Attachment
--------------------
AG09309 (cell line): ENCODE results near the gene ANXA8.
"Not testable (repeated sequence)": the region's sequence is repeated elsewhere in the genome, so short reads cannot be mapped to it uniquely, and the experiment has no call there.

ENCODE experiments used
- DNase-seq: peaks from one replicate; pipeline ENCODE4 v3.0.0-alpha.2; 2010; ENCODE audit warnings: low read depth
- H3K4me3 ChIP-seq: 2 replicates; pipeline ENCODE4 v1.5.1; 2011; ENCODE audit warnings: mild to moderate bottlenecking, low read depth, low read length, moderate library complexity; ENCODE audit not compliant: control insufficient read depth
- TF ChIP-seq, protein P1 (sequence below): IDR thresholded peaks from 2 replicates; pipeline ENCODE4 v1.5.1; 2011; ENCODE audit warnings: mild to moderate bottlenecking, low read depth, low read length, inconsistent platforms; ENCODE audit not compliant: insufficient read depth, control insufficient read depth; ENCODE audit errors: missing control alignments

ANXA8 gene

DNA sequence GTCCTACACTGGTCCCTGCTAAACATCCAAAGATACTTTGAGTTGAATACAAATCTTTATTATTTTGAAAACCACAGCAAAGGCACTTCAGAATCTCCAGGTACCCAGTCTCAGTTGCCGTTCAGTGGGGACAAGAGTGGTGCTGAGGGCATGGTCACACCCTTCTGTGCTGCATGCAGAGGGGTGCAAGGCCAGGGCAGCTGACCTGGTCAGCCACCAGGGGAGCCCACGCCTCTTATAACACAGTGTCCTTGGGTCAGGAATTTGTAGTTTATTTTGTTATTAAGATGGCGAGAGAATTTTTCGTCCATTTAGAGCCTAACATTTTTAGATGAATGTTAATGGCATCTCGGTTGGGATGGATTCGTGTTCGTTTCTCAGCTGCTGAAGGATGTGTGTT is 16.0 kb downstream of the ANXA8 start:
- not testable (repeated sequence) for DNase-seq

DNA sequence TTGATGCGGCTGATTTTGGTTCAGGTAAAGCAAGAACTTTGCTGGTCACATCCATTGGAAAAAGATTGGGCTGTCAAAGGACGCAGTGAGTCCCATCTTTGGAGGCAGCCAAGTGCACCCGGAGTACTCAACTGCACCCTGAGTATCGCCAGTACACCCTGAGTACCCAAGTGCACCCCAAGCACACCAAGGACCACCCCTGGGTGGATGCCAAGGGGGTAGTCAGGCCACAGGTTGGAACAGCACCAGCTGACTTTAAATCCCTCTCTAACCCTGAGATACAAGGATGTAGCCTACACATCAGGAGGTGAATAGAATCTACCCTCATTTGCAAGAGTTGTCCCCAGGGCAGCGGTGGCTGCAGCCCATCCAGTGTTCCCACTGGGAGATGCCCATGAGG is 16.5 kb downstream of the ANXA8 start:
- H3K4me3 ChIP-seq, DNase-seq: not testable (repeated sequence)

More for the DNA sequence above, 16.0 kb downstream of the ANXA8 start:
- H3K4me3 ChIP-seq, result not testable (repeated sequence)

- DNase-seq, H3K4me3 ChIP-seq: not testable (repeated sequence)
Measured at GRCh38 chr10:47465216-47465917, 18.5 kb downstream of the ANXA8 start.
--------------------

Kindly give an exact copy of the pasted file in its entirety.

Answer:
AG09309 (cell line): ENCODE results near the gene ANXA8.
"Not testable (repeated sequence)": the region's sequence is repeated elsewhere in the genome, so short reads cannot be mapped to it uniquely, and the experiment has no call there.

ENCODE experiments used
- DNase-seq: peaks from one replicate; pipeline ENCODE4 v3.0.0-alpha.2; 2010; ENCODE audit warnings: low read depth
- H3K4me3 ChIP-seq: 2 replicates; pipeline ENCODE4 v1.5.1; 2011; ENCODE audit warnings: mild to moderate bottlenecking, low read depth, low read length, moderate library complexity; ENCODE audit not compliant: control insufficient read depth
- TF ChIP-seq, protein P1 (sequence below): IDR thresholded peaks from 2 replicates; pipeline ENCODE4 v1.5.1; 2011; ENCODE audit warnings: mild to moderate bottlenecking, low read depth, low read length, inconsistent platforms; ENCODE audit not compliant: insufficient read depth, control insufficient read depth; ENCODE audit errors: missing control alignments

ANXA8 gene

DNA sequence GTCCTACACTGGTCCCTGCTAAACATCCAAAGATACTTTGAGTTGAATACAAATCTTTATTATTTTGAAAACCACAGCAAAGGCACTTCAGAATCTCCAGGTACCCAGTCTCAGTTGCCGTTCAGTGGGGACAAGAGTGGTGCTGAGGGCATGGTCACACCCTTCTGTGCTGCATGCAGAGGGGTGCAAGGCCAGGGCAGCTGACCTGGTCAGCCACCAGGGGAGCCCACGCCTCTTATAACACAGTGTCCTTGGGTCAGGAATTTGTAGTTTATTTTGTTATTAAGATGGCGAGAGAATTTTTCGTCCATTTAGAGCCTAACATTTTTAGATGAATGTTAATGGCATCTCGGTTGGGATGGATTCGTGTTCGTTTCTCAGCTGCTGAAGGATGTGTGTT is 16.0 kb downstream of the ANXA8 start:
- not testable (repeated sequence) for DNase-seq

DNA sequence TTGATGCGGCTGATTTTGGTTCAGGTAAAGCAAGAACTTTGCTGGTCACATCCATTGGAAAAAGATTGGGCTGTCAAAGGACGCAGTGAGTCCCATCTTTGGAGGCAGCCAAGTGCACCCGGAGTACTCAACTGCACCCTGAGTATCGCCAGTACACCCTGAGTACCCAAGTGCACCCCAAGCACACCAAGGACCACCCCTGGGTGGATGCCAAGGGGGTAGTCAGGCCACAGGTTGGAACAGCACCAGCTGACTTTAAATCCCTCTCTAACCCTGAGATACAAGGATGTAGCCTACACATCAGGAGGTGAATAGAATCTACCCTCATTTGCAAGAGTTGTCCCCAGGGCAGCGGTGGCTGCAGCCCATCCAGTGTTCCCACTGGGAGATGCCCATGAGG is 16.5 kb downstream of the ANXA8 start:
- H3K4me3 ChIP-seq, DNase-seq: not testable (repeated sequence)

More for the DNA sequence above, 16.0 kb downstream of the ANXA8 start:
- H3K4me3 ChIP-seq, result not testable (repeated sequence)

- DNase-seq, H3K4me3 ChIP-seq: not testable (repeated sequence)
Measured at GRCh38 chr10:47465216-47465917, 18.5 kb downstream of the ANXA8 start.